Structural reorganization carriers usually present compromised fertility accompanied by an increased risk of producing gametes with chromosomal abnormalities that can be transmitted to the offspring. In part these imbalances are ascribed to result from the occurrence of meiotic disturbances produced by the rearrangements in the proper segregation of other chromosome pairs. This phenomenon of interference has been called interchromosomal effect (ICE). Several studies have been performed to assess the occurrence of ICE in structural reorganization carriers by analyzing the frequencies of numerical abnormalities in the gametes. Nevertheless, the occurrence and distribution of these disturbing events still is a controversial issue. In this work we present compiled data from 130 sperm fluorescent in situ hybridization (FISH) studies performed in carriers of the most frequent structural rearrangements in humans: 44 Robertsonian translocations, 66 reciprocal translocations and 13 inversions. Data from 7 complex/multiple rearrangements will be considered in a separate group. Significant increases of gametes with numerical abnormalities have been detected in all types of reorganization carriers. Among the groups of non-complex/multiple rearrangements, Robertsonian translocations appear to be the most prone to produce such interference (54.5%) closely followed by reciprocal translocations (43.9%). In contrast, ICE's were only detected in 7.7% of the inversion carriers analyzed. The presence of complex/multiple rearrangements seems to be an important factor for promoting ICE, as 71.4% of these carriers presented increased rates of gametes with numerical abnormalities. Altogether, almost half of the structural reorganization carriers (45.4%) present a higher reproductive risk of producing aneuploid/diploid spermatozoa compared to the general population. This high incidence has been obtained by analyzing a small set of chromosomes, suggesting that underlying meiotic disorders could be present in these individuals. Further ICE studies in structural reorganization carriers will help to clarify the still unknown predisposing cytogenetic features that promote this phenomenon.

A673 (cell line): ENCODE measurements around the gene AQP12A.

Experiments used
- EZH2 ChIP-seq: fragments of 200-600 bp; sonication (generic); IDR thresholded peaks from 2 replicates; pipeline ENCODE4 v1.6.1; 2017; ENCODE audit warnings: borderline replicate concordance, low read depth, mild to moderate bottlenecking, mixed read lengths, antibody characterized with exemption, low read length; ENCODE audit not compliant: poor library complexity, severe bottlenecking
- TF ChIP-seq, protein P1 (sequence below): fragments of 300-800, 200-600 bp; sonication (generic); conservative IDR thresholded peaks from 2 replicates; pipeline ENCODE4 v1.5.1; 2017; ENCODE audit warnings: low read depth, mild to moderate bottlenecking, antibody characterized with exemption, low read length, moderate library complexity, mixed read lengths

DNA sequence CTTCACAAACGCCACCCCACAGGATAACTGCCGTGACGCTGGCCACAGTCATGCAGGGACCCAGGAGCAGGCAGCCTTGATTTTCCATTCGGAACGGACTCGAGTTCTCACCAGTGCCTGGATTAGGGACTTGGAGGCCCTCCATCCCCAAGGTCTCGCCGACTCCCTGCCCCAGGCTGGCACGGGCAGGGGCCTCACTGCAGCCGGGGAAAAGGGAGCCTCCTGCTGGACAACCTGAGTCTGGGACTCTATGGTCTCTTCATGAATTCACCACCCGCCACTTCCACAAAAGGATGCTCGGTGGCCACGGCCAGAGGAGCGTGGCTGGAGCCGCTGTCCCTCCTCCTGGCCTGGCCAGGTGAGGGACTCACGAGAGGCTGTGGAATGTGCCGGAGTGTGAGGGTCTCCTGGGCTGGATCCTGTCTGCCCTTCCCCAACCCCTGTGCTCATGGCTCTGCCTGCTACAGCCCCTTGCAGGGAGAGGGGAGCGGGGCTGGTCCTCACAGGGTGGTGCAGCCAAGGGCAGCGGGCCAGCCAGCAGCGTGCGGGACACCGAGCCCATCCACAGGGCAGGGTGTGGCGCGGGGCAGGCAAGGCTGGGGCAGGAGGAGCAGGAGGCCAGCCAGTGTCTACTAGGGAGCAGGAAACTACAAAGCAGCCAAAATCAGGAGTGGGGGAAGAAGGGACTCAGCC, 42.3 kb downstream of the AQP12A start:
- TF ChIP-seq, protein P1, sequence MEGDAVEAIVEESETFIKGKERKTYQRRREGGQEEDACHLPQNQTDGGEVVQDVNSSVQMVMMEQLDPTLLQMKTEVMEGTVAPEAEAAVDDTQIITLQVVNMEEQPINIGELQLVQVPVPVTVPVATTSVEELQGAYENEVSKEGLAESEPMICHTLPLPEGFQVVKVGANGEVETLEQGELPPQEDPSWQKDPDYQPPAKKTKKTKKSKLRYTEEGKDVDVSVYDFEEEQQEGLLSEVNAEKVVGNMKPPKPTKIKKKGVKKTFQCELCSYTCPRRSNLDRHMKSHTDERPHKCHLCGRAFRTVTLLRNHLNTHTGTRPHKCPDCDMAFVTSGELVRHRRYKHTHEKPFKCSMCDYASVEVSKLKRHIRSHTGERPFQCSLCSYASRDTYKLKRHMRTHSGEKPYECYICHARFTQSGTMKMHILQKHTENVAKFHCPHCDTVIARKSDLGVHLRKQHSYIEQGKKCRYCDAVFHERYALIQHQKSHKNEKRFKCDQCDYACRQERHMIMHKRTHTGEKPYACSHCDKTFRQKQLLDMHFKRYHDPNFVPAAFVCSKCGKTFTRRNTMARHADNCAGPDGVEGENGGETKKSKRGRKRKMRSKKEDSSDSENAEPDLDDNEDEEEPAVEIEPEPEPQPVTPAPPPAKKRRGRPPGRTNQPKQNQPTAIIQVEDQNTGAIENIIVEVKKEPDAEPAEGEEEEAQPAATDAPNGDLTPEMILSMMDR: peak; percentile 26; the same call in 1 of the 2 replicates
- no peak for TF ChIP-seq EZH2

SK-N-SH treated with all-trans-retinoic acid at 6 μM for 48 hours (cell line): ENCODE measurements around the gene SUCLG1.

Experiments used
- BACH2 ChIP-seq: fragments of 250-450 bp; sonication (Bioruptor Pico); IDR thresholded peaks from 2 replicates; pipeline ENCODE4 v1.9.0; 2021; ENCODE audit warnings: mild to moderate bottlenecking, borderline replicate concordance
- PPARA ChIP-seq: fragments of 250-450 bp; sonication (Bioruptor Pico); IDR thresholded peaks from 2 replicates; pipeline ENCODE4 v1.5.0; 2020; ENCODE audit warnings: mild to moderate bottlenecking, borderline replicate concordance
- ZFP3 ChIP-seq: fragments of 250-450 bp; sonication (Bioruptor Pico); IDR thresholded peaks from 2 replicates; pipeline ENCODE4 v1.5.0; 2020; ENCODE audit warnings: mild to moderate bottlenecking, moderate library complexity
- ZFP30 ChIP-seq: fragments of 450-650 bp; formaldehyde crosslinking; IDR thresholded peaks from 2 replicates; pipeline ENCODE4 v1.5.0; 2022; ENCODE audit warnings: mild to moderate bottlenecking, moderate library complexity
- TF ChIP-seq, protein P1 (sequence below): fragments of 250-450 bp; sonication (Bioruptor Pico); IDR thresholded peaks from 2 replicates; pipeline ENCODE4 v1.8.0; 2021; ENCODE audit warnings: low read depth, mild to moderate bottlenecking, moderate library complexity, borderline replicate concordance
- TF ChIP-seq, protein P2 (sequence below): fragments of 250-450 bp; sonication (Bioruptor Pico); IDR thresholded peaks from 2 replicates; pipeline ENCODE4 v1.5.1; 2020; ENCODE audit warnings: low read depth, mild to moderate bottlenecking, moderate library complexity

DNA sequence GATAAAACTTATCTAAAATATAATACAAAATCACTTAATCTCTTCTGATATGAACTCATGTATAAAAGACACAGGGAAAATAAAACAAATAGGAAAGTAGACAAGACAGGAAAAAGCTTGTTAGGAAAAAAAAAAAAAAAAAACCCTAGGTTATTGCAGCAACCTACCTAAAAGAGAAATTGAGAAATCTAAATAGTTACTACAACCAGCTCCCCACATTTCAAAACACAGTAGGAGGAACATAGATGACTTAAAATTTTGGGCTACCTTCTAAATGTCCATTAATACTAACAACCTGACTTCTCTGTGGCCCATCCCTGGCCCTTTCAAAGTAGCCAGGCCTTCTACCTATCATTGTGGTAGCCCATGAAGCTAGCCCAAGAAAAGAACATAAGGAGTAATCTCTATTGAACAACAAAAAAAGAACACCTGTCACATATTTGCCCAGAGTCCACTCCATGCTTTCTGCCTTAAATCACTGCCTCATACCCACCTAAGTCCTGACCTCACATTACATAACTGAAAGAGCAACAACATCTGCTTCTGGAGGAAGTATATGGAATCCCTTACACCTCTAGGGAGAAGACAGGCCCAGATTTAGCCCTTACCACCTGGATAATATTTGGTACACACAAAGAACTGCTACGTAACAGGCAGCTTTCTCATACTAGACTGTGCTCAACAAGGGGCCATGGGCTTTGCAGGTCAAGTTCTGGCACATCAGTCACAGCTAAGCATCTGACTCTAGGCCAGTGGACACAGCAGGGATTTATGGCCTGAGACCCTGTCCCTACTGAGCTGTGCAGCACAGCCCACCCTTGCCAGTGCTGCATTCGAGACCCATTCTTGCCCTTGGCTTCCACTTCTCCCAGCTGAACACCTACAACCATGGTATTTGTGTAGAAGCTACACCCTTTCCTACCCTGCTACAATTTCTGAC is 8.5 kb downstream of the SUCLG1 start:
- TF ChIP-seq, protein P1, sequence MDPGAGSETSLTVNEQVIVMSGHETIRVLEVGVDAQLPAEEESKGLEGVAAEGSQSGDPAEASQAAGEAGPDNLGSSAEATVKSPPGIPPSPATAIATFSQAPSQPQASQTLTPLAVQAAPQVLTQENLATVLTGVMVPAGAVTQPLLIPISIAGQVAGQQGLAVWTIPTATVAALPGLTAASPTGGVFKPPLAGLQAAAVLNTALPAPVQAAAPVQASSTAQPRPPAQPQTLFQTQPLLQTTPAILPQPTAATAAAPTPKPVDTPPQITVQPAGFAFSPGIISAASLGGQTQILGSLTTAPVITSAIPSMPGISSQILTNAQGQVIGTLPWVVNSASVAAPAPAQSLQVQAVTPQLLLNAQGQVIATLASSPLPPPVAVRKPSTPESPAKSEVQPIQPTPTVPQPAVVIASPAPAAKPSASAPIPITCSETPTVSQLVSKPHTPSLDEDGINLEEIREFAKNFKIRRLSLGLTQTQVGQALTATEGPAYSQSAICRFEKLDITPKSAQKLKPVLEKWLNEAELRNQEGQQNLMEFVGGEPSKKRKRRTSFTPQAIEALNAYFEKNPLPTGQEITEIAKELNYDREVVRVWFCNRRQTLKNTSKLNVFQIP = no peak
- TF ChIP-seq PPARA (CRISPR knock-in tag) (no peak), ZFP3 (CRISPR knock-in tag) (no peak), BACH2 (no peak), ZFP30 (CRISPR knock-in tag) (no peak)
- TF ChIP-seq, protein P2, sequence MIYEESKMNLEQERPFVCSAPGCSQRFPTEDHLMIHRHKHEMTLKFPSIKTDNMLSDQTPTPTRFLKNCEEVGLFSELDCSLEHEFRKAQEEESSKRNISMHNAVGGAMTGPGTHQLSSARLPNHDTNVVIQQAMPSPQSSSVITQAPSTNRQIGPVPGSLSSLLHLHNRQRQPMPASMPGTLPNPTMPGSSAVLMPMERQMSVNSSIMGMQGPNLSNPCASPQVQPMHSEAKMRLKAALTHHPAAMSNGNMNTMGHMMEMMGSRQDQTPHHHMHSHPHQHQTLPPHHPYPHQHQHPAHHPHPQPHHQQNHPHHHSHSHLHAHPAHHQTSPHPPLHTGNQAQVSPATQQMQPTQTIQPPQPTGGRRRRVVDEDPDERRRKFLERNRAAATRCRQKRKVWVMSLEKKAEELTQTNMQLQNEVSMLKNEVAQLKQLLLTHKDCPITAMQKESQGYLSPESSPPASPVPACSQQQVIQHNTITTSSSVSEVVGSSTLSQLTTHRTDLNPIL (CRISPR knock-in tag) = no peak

- Interchromosomal effect
- Structural reorganization carriers